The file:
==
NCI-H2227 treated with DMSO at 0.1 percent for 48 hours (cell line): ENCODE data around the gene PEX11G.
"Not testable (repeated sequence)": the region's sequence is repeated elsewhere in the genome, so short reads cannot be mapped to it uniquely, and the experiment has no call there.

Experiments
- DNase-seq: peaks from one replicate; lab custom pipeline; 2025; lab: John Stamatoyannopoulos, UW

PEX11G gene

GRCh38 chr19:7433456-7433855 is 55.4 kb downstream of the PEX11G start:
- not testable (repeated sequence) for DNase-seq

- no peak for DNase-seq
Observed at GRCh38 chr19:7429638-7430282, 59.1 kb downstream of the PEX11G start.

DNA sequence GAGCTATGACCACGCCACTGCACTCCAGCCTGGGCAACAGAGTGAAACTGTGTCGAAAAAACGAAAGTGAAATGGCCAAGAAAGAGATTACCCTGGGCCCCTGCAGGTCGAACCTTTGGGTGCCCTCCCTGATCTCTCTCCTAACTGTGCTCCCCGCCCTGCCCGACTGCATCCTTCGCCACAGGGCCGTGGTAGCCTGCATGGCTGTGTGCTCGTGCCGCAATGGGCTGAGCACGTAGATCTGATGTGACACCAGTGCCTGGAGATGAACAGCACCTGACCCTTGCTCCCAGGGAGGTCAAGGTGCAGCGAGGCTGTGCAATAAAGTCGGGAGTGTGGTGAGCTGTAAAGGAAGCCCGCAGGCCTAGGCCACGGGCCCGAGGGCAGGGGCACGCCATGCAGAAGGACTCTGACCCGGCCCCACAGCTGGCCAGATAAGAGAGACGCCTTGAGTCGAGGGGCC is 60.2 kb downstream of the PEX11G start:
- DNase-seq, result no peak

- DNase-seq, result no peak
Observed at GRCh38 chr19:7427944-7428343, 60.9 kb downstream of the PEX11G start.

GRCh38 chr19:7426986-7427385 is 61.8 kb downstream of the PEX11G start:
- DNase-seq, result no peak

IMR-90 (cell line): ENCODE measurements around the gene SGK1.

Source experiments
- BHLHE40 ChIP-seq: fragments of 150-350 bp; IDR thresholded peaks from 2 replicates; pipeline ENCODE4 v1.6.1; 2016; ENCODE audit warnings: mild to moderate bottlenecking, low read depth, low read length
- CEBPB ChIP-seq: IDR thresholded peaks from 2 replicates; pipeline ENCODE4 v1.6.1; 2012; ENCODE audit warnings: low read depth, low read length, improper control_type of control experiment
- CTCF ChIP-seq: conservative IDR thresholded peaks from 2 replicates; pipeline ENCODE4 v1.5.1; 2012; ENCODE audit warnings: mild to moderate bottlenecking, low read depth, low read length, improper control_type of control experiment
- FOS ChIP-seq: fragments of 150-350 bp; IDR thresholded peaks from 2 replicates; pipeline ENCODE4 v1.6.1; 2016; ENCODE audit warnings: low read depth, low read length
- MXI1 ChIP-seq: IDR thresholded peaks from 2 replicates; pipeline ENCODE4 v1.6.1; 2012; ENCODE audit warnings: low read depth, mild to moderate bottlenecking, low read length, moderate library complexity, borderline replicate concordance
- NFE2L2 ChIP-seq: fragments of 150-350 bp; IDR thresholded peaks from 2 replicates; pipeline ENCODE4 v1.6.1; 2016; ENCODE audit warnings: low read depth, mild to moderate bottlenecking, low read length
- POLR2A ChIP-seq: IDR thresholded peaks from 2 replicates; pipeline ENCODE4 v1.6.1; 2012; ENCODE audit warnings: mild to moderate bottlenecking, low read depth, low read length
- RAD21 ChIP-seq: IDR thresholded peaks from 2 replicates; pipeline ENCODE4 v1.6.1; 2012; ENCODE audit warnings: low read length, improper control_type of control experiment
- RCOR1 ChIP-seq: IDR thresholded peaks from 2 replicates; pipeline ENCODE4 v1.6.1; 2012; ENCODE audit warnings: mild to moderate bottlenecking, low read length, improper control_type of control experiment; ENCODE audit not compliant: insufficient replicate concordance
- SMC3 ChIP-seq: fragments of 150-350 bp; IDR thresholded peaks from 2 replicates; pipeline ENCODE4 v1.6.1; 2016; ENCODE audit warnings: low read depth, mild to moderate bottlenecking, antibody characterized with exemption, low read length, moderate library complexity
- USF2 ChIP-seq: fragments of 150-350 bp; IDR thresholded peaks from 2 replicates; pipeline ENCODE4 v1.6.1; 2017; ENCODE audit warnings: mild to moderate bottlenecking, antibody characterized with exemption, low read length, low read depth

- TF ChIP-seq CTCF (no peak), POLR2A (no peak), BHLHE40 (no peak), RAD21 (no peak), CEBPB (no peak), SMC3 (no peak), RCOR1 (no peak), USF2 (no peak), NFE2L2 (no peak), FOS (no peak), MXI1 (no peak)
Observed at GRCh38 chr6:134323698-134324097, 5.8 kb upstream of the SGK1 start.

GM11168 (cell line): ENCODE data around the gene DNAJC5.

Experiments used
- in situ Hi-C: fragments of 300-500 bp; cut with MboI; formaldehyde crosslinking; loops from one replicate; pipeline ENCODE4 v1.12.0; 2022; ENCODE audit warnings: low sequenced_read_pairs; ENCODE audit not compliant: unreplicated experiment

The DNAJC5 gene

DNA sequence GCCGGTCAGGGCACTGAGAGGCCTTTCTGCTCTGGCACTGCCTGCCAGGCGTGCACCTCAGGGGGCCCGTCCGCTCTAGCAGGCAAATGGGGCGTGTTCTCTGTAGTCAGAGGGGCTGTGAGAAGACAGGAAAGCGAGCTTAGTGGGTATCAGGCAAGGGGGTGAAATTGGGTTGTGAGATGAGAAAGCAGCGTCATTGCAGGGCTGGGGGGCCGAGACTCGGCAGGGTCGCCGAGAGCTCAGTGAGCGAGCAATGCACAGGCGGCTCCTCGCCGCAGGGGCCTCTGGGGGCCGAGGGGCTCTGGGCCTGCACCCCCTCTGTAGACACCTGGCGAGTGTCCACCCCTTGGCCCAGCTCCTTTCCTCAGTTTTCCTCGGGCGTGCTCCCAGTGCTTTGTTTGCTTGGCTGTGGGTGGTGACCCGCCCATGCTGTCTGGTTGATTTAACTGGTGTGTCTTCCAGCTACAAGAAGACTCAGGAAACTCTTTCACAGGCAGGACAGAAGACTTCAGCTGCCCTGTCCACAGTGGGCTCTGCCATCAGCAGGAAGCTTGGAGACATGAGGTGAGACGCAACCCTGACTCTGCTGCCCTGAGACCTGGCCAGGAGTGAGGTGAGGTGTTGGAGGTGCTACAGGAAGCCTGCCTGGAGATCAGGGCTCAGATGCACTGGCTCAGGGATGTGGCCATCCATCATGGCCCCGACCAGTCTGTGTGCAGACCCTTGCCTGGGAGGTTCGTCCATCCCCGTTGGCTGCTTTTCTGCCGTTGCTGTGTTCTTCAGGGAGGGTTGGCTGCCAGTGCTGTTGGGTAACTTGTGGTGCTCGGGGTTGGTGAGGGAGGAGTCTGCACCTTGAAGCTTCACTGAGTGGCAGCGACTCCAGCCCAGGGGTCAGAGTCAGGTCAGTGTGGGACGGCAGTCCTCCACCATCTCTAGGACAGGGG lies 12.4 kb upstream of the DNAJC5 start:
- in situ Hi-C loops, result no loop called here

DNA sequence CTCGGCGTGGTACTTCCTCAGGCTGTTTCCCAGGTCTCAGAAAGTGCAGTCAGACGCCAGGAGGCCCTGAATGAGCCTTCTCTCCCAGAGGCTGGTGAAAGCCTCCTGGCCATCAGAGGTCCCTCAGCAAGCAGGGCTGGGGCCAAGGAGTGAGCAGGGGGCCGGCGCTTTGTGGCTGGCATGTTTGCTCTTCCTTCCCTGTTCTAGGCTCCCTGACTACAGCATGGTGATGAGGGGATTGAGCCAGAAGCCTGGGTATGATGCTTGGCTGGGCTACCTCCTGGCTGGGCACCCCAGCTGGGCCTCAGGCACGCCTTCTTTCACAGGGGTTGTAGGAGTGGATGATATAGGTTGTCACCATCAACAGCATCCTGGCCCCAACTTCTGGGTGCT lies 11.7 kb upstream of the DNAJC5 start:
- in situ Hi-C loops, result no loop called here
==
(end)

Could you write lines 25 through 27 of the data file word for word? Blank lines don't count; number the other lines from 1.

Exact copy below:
- RAD21 ChIP-seq: IDR thresholded peaks from 2 replicates; pipeline ENCODE4 v1.6.1; 2012; ENCODE audit warnings: low read length, improper control_type of control experiment
- RCOR1 ChIP-seq: IDR thresholded peaks from 2 replicates; pipeline ENCODE4 v1.6.1; 2012; ENCODE audit warnings: mild to moderate bottlenecking, low read length, improper control_type of control experiment; ENCODE audit not compliant: insufficient replicate concordance
- SMC3 ChIP-seq: fragments of 150-350 bp; IDR thresholded peaks from 2 replicates; pipeline ENCODE4 v1.6.1; 2016; ENCODE audit warnings: low read depth, mild to moderate bottlenecking, antibody characterized with exemption, low read length, moderate library complexity